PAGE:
Hinduism did not begin with a specific founder, text or point in time, but the earliest evidence of religious activity in India dates back to 5,500 B.C.E. However, The blending of Vedic and non-Vedic ideas made the practice of Hinduism evolve over the centuries.
The initial Hindu leaders were the rishis, ancient sages who went unnamed and whose words were passed down through an oral tradition. The Vedas are a collection of ritual texts and hymns that adherents have compiled over time, and they have many different types of teachings that sages promulgated during Hinduism's earliest phases.
While some religions only occupy one aspect of a person's life, Hinduism also engages the wider society. As the centuries have gone by, Hinduism has become one of the most diverse religions on the planet. The fact that there is no one book that contains stated claims about infallible truth coupled with the fact that no one group or individual with religious authority over the institution also makes it a huge philosophical umbrella. Even those texts that Hindus read for religious purposes do not claim that their ideas are superior to any others, which means that all ideas exist together in a peaceful cohesiveness.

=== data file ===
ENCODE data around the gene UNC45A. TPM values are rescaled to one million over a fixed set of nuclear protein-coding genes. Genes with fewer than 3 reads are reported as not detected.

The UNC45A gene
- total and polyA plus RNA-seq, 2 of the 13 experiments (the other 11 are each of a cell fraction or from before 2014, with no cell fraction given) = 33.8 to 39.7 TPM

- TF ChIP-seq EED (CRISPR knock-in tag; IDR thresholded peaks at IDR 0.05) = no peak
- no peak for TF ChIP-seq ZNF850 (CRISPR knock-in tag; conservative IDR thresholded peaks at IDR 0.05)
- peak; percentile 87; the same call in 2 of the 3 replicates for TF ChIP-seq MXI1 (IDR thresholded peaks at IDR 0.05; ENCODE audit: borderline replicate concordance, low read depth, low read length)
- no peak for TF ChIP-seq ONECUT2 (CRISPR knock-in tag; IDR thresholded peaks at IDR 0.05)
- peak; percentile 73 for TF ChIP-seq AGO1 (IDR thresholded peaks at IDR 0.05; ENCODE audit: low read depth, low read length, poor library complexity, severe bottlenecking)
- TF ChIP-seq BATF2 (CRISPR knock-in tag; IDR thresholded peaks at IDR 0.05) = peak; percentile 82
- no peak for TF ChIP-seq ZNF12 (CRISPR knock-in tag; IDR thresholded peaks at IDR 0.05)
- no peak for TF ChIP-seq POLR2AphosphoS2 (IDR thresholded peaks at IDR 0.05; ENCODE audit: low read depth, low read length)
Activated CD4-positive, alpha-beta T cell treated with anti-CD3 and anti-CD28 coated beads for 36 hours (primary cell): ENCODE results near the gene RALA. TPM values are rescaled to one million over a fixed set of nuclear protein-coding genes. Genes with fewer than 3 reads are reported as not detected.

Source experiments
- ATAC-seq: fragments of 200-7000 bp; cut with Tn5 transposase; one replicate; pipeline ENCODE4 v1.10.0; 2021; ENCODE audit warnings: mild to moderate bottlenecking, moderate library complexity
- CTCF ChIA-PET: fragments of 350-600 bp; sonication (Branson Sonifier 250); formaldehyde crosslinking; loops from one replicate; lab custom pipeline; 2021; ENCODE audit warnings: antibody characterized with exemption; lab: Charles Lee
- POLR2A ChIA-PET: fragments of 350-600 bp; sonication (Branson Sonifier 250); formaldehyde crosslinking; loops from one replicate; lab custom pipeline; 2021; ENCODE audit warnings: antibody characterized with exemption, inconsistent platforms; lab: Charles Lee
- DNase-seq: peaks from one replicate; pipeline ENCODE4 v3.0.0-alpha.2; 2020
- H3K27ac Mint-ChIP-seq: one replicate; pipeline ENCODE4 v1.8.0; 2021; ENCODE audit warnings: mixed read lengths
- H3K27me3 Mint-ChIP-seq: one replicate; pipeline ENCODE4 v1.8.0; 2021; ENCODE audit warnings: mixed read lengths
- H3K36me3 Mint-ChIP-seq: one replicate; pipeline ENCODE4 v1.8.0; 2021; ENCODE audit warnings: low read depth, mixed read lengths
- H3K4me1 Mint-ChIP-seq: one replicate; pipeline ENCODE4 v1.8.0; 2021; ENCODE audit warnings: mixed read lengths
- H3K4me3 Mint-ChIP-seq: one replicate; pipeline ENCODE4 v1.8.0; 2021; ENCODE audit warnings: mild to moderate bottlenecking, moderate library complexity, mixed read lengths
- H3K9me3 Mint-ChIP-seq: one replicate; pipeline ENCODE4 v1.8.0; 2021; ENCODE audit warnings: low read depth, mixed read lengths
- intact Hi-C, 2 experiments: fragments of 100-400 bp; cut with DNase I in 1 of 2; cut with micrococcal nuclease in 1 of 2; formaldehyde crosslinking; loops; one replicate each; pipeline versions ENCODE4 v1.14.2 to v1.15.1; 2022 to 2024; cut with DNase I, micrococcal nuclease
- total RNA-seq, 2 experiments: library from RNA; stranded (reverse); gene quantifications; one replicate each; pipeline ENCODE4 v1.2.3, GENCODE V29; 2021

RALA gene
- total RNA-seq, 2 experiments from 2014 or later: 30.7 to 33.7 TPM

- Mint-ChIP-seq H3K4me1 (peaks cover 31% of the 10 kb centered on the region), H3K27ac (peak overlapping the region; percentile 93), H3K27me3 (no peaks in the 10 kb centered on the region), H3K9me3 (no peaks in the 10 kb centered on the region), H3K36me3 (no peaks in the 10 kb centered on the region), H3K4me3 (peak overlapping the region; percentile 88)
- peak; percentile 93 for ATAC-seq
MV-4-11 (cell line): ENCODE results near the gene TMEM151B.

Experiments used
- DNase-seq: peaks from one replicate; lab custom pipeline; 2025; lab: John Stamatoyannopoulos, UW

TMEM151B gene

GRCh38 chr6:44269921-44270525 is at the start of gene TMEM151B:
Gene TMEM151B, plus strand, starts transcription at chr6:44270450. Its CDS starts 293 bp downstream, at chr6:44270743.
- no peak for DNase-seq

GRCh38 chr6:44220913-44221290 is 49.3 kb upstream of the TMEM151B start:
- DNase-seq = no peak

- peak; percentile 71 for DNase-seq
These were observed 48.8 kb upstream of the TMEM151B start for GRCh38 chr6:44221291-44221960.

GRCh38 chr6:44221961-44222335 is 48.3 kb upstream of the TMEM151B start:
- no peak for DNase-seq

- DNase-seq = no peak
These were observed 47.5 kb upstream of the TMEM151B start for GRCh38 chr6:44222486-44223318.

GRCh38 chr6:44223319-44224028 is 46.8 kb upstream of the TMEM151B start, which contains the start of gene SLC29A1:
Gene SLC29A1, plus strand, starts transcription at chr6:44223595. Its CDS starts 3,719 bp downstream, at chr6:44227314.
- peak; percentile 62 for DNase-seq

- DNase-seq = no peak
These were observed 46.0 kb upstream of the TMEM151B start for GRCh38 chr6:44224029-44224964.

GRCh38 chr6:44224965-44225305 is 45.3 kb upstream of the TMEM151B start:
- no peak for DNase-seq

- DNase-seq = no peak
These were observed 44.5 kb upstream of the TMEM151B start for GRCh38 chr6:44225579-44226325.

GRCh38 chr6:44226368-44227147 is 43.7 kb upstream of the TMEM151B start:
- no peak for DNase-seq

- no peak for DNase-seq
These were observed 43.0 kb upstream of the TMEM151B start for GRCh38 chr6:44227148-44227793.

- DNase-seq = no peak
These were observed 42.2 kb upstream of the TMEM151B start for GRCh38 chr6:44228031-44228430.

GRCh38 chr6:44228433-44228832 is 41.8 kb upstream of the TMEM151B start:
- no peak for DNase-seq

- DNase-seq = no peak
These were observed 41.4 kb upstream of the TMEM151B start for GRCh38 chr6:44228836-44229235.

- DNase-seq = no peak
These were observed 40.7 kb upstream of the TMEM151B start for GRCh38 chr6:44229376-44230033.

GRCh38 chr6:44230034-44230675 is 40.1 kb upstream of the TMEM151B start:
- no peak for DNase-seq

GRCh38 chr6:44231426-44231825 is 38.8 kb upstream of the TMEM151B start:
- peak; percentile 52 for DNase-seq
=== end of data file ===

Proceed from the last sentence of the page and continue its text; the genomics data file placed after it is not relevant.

Over time, Hinduism has come to include the expression of sophisticated philosophies about a number of metaphysical puzzles. Rituals range from meditation and physical activities such as yoga to the reading and appreciation of legends and tales from the past that are almost juvenile in nature.